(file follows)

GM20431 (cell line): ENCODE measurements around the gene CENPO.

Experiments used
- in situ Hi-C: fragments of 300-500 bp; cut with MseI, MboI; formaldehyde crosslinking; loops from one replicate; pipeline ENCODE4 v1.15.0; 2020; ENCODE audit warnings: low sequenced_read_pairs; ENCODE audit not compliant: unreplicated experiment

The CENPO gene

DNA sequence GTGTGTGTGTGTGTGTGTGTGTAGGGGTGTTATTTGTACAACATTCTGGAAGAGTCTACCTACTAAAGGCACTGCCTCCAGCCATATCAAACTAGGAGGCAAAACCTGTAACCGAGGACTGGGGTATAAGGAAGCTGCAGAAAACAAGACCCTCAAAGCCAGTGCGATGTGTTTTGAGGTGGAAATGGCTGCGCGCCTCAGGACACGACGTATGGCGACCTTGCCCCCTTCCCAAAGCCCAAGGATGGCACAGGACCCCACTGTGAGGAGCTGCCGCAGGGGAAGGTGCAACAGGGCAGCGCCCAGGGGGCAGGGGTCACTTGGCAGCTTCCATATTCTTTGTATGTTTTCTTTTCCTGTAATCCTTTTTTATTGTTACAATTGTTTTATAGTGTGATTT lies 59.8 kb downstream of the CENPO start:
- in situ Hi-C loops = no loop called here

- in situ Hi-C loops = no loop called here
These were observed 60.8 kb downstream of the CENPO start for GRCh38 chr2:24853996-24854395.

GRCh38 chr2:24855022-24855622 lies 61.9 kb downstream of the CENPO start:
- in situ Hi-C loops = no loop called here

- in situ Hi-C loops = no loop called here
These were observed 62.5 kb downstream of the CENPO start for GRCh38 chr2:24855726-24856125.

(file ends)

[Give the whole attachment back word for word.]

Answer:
GM20431 (cell line): ENCODE measurements around the gene CENPO.

Experiments used
- in situ Hi-C: fragments of 300-500 bp; cut with MseI, MboI; formaldehyde crosslinking; loops from one replicate; pipeline ENCODE4 v1.15.0; 2020; ENCODE audit warnings: low sequenced_read_pairs; ENCODE audit not compliant: unreplicated experiment

The CENPO gene

DNA sequence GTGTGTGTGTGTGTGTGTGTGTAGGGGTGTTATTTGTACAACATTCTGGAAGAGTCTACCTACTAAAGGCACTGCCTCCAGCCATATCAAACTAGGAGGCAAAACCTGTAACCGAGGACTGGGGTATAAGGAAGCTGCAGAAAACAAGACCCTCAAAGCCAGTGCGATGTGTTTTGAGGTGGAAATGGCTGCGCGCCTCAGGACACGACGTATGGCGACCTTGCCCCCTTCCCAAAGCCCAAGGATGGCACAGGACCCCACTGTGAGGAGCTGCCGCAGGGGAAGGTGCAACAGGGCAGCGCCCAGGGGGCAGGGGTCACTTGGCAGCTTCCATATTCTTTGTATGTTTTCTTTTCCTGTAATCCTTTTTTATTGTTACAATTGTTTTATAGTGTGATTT lies 59.8 kb downstream of the CENPO start:
- in situ Hi-C loops = no loop called here

- in situ Hi-C loops = no loop called here
These were observed 60.8 kb downstream of the CENPO start for GRCh38 chr2:24853996-24854395.

GRCh38 chr2:24855022-24855622 lies 61.9 kb downstream of the CENPO start:
- in situ Hi-C loops = no loop called here

- in situ Hi-C loops = no loop called here
These were observed 62.5 kb downstream of the CENPO start for GRCh38 chr2:24855726-24856125.